Via MSF.org: Ebola crisis update - 23 March 2015. Excerpt from a long, detailed report:
Since the Ebola outbreak in West Africa was officially declared on 22 March in Guinea, it has claimed more than 10,236 lives in the region. The outbreak is the largest ever, and is currently affecting three countries in West Africa: Guinea, Liberia and Sierra Leone. Outbreaks in Mali, Nigeria and Senegal have been declared over. A separate outbreak in DRC has also ended.
The epidemic is not yet over
In Guinea and Sierra Leone there were still about 150 new cases between March 8 and 15. The vast majority of them are concentrated in Conakry, Freetown and the surrounding regions.
The number of weekly cases is still by far higher than in any other previous outbreak. At the beginning of March in Guinea, less than 30% of cases came from identified contact chains.
One case can be enough to reignite the epidemic.
Two ‘pillars’ of the response are still missing – and key to hope getting to zero cases
Regional cooperation: Given the high mobility of the population across the three most-affected countries, surveillance must be ensured across borders and coordinated on the regional level to avoid new cases to be ‘imported’ in Ebola-free zones.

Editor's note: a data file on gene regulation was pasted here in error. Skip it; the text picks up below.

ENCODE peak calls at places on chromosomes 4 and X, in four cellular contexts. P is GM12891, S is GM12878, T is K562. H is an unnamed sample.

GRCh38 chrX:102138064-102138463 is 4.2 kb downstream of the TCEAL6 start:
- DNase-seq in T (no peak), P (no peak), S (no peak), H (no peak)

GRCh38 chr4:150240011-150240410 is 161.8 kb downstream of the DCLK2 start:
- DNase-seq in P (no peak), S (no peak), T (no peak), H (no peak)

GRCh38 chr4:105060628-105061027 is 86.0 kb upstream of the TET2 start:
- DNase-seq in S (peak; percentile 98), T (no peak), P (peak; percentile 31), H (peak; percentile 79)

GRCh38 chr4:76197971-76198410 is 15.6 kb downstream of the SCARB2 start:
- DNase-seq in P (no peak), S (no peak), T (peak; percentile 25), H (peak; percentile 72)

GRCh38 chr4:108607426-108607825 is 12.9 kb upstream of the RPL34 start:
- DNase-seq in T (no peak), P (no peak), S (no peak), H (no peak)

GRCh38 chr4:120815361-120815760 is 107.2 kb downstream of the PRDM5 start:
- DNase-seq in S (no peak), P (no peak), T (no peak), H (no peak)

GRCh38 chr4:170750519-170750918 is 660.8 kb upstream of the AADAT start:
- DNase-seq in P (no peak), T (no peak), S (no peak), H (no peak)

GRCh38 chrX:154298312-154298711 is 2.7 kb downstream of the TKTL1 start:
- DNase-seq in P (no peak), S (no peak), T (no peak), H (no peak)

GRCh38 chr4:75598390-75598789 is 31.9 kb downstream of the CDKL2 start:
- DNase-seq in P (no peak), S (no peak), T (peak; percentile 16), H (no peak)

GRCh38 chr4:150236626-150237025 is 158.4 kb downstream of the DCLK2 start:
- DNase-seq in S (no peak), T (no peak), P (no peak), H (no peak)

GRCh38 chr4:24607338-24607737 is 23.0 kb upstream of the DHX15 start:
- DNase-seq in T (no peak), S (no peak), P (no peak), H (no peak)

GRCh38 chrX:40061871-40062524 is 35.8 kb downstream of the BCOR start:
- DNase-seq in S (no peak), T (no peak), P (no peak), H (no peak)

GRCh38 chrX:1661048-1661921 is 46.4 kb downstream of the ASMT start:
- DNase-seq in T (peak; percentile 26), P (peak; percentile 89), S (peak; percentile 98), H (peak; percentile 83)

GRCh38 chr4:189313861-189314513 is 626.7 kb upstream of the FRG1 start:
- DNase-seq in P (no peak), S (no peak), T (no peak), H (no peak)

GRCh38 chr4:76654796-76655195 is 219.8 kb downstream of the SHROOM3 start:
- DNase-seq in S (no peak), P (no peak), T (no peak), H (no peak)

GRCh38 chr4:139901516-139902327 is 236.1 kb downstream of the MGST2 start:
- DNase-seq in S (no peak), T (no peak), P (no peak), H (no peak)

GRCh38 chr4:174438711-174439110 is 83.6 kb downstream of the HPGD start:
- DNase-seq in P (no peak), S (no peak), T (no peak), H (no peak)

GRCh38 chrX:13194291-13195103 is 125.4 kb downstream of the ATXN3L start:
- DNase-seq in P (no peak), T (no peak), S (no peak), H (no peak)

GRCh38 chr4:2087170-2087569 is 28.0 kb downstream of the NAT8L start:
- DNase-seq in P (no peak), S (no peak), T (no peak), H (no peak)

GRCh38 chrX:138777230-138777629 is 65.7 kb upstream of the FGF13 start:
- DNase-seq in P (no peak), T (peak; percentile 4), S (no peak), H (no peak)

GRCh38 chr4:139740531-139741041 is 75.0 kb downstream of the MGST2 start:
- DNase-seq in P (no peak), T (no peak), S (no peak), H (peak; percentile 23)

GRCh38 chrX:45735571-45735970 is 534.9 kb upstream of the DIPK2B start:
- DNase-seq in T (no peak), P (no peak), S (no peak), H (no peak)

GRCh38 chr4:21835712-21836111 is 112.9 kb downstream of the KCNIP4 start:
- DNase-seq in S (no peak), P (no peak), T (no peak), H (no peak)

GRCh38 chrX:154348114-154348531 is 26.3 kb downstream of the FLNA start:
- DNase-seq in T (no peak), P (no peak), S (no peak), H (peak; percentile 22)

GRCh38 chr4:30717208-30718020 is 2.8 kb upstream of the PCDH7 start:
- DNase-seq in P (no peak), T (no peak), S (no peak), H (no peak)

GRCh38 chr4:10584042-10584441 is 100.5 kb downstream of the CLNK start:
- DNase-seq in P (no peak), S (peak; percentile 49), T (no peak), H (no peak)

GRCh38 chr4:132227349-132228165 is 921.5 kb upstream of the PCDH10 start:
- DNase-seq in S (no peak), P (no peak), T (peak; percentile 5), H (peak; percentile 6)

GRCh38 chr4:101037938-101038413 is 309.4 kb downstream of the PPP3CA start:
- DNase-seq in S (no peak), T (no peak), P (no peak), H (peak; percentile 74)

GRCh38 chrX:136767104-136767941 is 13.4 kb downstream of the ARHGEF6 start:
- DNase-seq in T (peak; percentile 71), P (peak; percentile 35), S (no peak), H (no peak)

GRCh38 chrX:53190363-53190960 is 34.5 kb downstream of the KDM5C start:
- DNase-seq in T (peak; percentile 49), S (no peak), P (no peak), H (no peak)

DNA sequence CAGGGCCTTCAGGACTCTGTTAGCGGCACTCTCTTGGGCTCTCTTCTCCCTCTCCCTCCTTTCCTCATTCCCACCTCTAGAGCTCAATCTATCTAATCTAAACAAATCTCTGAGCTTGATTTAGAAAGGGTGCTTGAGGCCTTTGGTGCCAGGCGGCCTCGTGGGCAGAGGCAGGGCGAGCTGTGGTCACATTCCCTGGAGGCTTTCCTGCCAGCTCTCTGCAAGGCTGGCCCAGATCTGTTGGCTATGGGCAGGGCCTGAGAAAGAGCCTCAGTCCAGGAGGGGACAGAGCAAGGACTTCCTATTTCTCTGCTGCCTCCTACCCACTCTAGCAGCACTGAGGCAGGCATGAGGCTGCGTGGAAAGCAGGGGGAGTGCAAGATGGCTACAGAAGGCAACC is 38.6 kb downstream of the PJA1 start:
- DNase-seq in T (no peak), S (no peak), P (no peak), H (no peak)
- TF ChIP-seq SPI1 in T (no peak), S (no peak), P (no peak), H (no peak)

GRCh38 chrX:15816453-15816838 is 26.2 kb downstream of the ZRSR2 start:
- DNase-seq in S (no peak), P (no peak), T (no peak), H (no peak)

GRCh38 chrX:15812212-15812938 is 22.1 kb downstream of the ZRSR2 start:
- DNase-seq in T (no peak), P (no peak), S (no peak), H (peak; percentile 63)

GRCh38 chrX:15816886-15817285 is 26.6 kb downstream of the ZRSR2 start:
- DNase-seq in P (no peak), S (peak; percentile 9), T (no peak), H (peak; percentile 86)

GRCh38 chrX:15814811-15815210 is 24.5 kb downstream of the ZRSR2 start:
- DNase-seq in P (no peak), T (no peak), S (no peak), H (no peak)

Community awareness remains low in some areas, raising the risk of local people panicking, which can lead to violence against medical and aid workers. Community mobilization and sensitisation efforts supported by national and local leaders must be reinforced rapidly.
Non-Ebola needs are a persisting concern
Already weak public health systems have been seriously damaged by the epidemic. In Liberia and Sierra Leone, many hospitals have shut and there are very few places for the non-Ebola sick to turn for help.
The long period of interrupted health services has caused significant gaps in preventive activities, such as routine immunization of children, and in retention in care for people on long-term treatments such as HIV and other chronic diseases. There is a need to catch up and mitigate the consequences of the treatment interruption.